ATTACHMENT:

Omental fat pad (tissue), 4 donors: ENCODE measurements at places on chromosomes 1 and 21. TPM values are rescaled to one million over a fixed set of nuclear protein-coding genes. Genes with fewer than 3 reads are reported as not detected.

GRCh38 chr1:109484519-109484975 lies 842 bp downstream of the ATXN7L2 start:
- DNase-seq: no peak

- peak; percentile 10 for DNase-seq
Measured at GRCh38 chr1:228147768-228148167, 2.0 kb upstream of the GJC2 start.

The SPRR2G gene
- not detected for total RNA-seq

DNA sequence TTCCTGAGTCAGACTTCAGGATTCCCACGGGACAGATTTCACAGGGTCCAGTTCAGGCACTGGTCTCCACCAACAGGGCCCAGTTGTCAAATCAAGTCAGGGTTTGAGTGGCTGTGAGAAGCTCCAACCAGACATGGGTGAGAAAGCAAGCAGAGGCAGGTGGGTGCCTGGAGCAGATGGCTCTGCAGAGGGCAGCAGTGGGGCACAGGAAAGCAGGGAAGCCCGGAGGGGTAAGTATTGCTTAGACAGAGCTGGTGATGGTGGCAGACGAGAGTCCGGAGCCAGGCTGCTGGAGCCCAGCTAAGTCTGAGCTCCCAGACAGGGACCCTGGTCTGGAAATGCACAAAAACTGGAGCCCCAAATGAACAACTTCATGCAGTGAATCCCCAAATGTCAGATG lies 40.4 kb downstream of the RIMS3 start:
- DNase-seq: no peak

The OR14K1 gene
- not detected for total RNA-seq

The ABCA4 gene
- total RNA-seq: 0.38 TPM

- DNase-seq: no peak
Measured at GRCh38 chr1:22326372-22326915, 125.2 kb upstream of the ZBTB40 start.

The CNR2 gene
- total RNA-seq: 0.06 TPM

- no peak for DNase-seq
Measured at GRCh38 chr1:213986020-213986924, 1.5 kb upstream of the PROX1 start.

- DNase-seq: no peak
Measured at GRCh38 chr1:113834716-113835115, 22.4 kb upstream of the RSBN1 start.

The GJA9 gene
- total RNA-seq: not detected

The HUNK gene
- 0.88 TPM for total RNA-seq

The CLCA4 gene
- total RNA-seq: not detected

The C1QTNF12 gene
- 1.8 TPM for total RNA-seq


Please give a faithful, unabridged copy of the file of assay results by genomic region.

Omental fat pad (tissue), 4 donors: ENCODE measurements at places on chromosomes 1 and 21. TPM values are rescaled to one million over a fixed set of nuclear protein-coding genes. Genes with fewer than 3 reads are reported as not detected.

GRCh38 chr1:109484519-109484975 lies 842 bp downstream of the ATXN7L2 start:
- DNase-seq: no peak

- peak; percentile 10 for DNase-seq
Measured at GRCh38 chr1:228147768-228148167, 2.0 kb upstream of the GJC2 start.

The SPRR2G gene
- not detected for total RNA-seq

DNA sequence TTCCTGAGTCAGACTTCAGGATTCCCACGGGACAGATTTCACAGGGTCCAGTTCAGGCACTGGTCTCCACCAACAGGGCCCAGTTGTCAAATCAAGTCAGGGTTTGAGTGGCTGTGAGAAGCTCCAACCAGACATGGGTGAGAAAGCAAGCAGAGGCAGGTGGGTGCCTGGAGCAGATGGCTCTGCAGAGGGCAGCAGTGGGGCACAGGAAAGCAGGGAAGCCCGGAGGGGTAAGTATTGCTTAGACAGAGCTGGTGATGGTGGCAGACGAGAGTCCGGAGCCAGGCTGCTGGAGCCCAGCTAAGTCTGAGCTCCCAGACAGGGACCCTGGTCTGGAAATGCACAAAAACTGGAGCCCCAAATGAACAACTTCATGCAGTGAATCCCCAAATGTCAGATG lies 40.4 kb downstream of the RIMS3 start:
- DNase-seq: no peak

The OR14K1 gene
- not detected for total RNA-seq

The ABCA4 gene
- total RNA-seq: 0.38 TPM

- DNase-seq: no peak
Measured at GRCh38 chr1:22326372-22326915, 125.2 kb upstream of the ZBTB40 start.

The CNR2 gene
- total RNA-seq: 0.06 TPM

- no peak for DNase-seq
Measured at GRCh38 chr1:213986020-213986924, 1.5 kb upstream of the PROX1 start.

- DNase-seq: no peak
Measured at GRCh38 chr1:113834716-113835115, 22.4 kb upstream of the RSBN1 start.

The GJA9 gene
- total RNA-seq: not detected

The HUNK gene
- 0.88 TPM for total RNA-seq

The CLCA4 gene
- total RNA-seq: not detected

The C1QTNF12 gene
- 1.8 TPM for total RNA-seq